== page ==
Purpose: To provide long-term follow-up data on patients with Graves ophthalmopathy in an incidence cohort of 120 patients. Methods: Data were obtained from a comprehensive review of each patient's community medical record, a follow-up survey, or both. Results: The median interval between the initial ophthalmic examination and most recent follow-up was 9.8 years (range, 64 days to 17.4 years). Follow-up of more than 5 years was available for 96 patients (80.0%), whereas follow-up exceeding 10 years was achieved for 59 patients (49.2%). Persistent visual loss from optic neuropathy occurred in two eyes, with final visual acuities of 20/30 and 20/60, respectively. None of the patients reported deterioration of vision attributable to Graves ophthalmopathy in the interval since their last ophthalmic examination at the authors' institution. Two patients (2.2%) had constant diplopia, but it was correctable with spectacles (prisms) in each case. Nearly one third of respondents had had ocular discomfort during the preceding 4 weeks; the most frequent cause in 72% of patients was dry eyes. Among the respondents to the survey, 60.5% believed that the appearance of their eyes had not returned to what it had been before the development of thyroid disease, 51.6% thought that their eyes appeared abnormal, and 37.9% were dissatisfied with the appearance of their eyes. Conclusions: Although with treatment few patients have long-term functional impairment from Graves ophthalmopathy, more than one third of patients are dissatisfied with their ultimate appearance. The psychologic, aesthetic, economic, and social sequelae of the disorder require further definition by formal outcomes studies.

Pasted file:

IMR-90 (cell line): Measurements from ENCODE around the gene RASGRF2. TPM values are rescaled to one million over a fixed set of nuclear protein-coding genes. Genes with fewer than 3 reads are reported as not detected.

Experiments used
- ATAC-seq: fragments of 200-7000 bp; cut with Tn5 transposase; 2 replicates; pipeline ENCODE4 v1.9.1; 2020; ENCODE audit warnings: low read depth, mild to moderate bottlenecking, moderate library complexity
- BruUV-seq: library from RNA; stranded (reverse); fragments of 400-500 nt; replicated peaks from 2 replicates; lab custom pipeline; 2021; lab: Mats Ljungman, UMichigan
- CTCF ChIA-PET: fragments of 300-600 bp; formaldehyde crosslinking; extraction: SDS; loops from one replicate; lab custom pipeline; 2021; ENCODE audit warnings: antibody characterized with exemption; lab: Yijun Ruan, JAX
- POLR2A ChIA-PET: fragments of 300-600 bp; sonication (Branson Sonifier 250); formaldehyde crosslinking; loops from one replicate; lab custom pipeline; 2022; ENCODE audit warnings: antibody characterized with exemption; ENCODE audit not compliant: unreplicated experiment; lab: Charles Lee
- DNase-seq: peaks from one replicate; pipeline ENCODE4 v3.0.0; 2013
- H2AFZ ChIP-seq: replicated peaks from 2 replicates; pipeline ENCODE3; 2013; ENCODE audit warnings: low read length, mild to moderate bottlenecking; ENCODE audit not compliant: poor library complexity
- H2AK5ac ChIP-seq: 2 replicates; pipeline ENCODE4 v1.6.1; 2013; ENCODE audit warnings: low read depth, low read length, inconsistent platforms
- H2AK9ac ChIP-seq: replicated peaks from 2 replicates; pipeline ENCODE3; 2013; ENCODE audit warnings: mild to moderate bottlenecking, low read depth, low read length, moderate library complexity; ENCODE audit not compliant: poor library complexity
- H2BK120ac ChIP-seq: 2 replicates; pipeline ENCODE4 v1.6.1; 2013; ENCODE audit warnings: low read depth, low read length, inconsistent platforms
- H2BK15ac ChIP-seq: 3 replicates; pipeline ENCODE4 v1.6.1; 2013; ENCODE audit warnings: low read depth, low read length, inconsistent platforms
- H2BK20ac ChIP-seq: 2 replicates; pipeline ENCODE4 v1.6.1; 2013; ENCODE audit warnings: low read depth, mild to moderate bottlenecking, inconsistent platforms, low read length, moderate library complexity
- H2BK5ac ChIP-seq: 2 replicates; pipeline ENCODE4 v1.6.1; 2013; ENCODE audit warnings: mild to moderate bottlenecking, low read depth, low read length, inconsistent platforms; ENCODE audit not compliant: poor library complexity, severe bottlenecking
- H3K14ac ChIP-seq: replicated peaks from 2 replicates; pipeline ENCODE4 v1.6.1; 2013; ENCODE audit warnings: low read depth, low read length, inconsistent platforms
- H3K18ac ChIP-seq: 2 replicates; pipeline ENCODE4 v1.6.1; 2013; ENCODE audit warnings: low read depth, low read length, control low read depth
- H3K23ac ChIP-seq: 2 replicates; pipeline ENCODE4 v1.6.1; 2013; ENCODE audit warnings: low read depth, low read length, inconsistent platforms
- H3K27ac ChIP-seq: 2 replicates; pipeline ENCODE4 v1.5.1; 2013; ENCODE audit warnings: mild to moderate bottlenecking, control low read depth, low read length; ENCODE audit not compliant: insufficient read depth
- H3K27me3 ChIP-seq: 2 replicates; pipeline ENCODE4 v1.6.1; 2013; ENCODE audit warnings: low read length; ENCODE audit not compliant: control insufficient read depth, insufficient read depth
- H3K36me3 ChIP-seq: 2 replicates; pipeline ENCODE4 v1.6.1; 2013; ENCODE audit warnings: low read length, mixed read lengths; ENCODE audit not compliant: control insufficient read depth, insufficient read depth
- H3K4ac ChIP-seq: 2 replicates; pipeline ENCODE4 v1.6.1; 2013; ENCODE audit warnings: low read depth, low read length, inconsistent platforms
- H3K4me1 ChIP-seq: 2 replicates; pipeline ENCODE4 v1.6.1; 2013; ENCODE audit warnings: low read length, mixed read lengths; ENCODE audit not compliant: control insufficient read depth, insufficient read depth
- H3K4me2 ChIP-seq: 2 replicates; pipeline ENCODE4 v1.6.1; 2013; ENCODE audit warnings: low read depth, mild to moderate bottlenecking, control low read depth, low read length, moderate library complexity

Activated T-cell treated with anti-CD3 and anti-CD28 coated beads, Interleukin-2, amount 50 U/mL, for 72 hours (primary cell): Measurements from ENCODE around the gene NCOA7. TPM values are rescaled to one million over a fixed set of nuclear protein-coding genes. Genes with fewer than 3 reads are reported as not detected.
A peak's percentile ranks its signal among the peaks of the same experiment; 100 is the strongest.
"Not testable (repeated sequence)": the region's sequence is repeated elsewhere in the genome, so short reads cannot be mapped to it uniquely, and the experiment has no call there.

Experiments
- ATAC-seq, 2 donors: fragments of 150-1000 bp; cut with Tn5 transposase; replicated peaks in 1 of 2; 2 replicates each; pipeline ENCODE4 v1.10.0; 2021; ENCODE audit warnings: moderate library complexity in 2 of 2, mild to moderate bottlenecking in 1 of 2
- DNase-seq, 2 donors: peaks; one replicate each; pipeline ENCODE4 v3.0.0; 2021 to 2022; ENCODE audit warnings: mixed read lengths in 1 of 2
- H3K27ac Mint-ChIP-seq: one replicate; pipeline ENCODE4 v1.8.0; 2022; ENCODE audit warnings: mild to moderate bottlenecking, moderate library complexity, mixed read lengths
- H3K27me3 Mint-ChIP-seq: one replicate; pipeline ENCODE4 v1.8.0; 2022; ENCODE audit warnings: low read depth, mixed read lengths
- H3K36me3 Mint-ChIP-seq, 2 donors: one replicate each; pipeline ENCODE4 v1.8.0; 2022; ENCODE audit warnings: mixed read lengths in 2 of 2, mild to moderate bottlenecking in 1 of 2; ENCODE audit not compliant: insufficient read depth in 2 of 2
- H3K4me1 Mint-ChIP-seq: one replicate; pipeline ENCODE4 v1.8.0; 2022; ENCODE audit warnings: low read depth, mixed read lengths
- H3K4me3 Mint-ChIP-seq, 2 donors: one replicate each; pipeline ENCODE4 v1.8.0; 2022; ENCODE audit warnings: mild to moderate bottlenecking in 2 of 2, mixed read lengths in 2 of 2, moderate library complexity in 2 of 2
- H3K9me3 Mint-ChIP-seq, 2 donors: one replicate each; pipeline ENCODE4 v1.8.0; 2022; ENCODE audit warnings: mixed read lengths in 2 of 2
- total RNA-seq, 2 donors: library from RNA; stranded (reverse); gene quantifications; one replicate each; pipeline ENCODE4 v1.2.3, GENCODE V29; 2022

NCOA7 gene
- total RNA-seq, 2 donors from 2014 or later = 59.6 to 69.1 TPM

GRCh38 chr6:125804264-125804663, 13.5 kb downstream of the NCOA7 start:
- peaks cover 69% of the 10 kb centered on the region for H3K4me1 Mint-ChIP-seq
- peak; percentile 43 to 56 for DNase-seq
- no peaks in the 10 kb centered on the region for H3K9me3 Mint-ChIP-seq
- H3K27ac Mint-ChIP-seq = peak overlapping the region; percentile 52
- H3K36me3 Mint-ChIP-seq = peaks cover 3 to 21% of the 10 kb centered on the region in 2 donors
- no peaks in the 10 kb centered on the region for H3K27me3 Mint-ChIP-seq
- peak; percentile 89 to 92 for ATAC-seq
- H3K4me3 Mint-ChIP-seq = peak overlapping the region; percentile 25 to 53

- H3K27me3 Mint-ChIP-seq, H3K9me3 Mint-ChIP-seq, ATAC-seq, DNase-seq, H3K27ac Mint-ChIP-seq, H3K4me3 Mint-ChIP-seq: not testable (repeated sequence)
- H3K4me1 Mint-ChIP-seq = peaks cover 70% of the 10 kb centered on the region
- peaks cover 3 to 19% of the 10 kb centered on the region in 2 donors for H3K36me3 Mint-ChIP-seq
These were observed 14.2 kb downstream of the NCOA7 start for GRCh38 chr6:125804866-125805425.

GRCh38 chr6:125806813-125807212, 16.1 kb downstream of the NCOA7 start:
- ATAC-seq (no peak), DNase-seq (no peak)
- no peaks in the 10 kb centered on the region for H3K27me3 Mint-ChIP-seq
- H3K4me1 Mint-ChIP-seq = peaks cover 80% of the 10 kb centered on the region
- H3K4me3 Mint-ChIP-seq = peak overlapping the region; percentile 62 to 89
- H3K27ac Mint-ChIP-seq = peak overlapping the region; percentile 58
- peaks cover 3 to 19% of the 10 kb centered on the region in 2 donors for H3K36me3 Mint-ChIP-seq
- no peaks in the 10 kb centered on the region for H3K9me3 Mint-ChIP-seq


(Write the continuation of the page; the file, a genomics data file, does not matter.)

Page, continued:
ASJC Scopus subject areas